- Dispersion interactions are introduced as a quantum mechanical effect due to electronic correlation and an approximate classical model for describing them is presented.
- The relative strengths of the long-range intermolecular forces are discussed for a range of atomic and molecular systems.
- The physical basis of hydrogen bonds and their role in affecting the properties of matter is given.
- Repulsive forces are described in terms of a simple physical picture. An exponential dependence on distance is outlined.
- Model potentials are introduced as an approximate method for computing molecular structure and interactions, starting from the Lennard-Jones potential as an example. The concepts of effective pair potentials and combining rules are outlined.
- The advantages and disadvantages of model potentials as compared to the quantum mechanical calculations for molecules are discussed and demonstrated by examples.
- The mathematics part of the module enables the students to understand the basic algebraic principles behind the quantum mechanical derivations and approximations used in the chemistry part of the module. At the end of the module the students will be comfortable with the mathematical foundations of quantum theory and well prepared for future work in the area of quantum chemistry.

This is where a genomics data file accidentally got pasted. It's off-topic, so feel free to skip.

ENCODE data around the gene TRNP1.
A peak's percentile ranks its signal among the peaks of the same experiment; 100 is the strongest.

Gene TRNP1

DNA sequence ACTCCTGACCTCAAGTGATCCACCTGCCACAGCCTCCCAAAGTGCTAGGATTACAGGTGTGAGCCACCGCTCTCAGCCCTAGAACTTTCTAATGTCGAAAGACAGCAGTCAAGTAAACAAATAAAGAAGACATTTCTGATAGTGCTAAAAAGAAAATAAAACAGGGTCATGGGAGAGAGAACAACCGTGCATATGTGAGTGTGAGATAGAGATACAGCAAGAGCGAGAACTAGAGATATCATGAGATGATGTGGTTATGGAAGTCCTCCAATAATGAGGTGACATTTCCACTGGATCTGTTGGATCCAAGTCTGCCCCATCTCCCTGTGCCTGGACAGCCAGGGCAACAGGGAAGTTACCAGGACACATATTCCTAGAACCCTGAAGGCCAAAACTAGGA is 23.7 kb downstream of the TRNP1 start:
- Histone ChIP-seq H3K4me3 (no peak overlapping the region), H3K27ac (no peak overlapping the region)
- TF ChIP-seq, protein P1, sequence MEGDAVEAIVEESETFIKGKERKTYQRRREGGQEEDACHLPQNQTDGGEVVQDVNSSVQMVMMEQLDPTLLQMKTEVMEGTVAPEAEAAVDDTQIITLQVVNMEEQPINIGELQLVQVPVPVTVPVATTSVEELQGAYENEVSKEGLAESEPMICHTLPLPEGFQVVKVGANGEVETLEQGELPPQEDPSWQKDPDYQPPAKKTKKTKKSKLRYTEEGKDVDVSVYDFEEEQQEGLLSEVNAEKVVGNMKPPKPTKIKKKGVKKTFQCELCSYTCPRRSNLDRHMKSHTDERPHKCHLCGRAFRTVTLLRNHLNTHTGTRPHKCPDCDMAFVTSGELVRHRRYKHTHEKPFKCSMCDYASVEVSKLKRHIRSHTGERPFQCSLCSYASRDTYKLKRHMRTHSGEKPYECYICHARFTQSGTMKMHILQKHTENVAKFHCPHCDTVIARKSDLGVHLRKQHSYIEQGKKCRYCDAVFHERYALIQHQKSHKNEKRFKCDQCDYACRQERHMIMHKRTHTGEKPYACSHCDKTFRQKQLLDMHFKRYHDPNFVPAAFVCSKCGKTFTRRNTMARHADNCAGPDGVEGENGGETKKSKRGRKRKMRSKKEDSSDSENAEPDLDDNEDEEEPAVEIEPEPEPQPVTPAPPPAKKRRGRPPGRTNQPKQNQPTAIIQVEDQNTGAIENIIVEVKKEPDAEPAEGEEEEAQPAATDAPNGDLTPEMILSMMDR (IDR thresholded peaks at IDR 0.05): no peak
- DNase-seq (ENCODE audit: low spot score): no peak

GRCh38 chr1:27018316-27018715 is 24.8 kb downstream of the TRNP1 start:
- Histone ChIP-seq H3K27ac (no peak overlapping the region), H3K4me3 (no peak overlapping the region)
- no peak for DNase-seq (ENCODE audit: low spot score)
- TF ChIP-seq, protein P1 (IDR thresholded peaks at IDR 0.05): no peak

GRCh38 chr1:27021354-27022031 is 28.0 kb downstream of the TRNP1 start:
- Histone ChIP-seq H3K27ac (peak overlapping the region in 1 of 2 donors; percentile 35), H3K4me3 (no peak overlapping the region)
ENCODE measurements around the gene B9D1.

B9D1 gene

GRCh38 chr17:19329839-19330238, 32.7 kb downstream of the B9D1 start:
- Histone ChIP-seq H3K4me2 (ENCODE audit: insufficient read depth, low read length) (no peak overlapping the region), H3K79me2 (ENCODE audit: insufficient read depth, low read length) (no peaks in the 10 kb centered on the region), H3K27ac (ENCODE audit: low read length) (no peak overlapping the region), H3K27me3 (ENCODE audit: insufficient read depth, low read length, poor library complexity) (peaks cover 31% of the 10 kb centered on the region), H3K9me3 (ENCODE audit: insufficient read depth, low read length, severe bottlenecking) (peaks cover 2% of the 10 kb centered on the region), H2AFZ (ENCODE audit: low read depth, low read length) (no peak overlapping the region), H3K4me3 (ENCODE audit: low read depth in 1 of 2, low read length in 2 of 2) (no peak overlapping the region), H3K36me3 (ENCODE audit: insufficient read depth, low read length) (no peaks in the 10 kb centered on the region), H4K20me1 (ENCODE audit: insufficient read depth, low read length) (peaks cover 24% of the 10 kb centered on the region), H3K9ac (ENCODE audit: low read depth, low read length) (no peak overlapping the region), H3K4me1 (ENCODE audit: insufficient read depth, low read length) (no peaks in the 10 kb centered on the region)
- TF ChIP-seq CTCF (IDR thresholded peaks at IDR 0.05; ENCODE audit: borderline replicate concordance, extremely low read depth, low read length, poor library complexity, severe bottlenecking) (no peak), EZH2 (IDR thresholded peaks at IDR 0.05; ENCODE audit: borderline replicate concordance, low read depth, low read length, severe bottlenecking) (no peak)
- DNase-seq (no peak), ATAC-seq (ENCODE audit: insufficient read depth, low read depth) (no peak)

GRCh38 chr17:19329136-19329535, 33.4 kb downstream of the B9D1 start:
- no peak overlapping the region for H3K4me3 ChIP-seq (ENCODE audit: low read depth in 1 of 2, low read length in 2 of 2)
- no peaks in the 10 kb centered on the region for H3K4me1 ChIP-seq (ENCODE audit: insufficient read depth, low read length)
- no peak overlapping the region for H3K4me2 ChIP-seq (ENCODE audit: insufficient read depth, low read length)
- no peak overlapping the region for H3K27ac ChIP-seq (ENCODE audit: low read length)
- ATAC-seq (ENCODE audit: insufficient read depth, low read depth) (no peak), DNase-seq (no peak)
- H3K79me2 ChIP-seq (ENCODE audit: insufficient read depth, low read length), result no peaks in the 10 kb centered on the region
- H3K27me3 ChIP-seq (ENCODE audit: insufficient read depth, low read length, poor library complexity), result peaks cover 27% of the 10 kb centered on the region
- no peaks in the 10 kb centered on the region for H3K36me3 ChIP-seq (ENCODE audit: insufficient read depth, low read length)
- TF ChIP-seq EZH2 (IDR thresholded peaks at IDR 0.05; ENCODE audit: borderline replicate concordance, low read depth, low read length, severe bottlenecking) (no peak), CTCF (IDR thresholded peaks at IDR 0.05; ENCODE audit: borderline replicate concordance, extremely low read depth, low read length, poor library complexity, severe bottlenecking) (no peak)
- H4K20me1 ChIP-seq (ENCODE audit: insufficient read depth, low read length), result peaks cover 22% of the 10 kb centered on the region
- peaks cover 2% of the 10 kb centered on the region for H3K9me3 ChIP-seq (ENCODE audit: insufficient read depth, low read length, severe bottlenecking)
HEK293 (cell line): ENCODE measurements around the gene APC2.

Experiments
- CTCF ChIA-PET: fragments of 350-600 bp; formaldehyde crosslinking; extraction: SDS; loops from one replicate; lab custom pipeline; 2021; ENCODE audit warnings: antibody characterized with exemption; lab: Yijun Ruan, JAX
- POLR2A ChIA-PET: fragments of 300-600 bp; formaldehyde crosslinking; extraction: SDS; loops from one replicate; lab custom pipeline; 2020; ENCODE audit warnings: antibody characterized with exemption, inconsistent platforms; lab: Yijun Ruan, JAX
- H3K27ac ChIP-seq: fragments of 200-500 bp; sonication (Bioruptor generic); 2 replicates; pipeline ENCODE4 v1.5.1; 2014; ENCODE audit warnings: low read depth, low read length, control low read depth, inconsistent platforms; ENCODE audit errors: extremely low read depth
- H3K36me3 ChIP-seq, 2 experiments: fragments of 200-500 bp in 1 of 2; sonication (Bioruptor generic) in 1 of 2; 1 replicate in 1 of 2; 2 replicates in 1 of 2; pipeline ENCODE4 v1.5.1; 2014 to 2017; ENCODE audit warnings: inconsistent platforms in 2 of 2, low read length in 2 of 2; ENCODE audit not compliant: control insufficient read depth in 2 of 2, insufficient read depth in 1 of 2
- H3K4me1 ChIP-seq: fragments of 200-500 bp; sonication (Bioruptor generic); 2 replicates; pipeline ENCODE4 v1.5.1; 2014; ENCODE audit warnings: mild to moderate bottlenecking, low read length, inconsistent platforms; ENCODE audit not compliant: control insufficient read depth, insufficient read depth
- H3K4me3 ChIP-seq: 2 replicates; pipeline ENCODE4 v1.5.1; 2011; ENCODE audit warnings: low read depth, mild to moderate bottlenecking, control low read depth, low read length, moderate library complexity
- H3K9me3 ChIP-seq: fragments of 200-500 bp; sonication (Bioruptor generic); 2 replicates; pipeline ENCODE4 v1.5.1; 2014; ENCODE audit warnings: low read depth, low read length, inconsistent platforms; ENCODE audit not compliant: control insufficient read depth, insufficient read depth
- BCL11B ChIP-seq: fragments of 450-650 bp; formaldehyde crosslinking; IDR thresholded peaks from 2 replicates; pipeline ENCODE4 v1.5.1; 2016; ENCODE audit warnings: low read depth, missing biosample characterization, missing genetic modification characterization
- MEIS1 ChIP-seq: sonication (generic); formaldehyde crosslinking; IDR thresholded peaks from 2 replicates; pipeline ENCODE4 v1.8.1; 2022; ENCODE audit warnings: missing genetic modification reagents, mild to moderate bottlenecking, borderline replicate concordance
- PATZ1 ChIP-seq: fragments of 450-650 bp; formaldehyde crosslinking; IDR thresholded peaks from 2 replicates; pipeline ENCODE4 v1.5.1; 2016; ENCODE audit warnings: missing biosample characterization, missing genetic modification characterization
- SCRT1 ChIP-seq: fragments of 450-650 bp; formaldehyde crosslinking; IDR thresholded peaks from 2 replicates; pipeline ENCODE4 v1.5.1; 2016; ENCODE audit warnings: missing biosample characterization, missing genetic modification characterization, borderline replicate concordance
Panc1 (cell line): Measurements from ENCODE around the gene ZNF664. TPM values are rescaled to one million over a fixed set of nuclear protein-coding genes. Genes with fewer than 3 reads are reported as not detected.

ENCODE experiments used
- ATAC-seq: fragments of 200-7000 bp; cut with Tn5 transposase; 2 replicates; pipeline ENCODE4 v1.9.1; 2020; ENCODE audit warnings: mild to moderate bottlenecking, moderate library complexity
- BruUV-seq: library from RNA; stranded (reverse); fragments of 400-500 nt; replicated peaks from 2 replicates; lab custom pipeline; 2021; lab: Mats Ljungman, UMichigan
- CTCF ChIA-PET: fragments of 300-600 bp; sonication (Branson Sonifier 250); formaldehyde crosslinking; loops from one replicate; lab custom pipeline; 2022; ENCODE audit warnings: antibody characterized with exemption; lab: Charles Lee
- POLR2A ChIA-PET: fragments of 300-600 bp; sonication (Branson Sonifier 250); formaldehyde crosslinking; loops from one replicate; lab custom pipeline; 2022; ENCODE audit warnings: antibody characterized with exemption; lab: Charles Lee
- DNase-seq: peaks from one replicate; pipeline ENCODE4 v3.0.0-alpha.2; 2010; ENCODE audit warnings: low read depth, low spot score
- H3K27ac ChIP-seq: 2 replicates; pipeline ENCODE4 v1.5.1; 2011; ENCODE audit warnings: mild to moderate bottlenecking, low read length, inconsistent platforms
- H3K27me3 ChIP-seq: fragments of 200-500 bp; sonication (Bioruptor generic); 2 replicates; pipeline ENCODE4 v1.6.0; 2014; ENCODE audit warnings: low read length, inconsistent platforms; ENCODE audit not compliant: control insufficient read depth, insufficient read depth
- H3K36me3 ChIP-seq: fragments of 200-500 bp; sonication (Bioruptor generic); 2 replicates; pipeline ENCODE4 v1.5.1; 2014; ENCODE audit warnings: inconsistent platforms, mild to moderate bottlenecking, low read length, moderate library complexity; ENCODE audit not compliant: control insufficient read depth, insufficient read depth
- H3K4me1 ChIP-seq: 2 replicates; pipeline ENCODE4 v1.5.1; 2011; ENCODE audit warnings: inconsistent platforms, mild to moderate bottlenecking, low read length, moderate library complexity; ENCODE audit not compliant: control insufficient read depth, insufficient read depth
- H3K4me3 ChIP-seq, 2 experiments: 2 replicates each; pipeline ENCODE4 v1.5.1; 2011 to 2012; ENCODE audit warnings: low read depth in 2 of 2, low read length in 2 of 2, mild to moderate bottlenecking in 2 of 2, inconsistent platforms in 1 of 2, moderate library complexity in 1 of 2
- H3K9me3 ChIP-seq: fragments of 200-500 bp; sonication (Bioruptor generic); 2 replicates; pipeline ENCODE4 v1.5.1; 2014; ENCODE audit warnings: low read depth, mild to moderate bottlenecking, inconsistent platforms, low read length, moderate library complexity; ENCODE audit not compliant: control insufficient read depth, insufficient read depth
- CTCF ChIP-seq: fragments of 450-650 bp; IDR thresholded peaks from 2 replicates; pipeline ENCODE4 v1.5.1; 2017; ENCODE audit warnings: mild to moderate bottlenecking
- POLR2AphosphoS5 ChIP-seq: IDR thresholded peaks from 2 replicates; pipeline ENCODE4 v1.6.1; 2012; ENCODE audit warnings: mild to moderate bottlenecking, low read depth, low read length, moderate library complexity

Learning and Teaching
Teaching and learning methods
Lectures, problem-solving tutorials with group working and tutor support.
12 hours workshops is maths workshops
13 hours of preparation for scheduled sessions includes other independent study
|Preparation for scheduled sessions||28|
|Total study time||88|
Resources & Reading list
Steiner (2008). The Chemistry Maths Book. OUP.
Atkins, de Paula and Keeler (2017). Atkins' Physical Chemistry. OUP.
Monk and Munro (2010). Maths for Chemistry. OUP.
D. O. Hayward (2002). Quantum Mechanics for Chemists. RSC.
Ken A. Dill & Sarina Bromberg (2010). Molecular Driving Forces: Statistical Thermodynamics in Biology, Chemistry, Physics, and Nanoscience. Garland Science.
Examination and assessed workshops
This is how we’ll formally assess what you have learned in this module.
This is how we’ll assess you if you don’t meet the criteria to pass this module.
Repeat type: Internal & External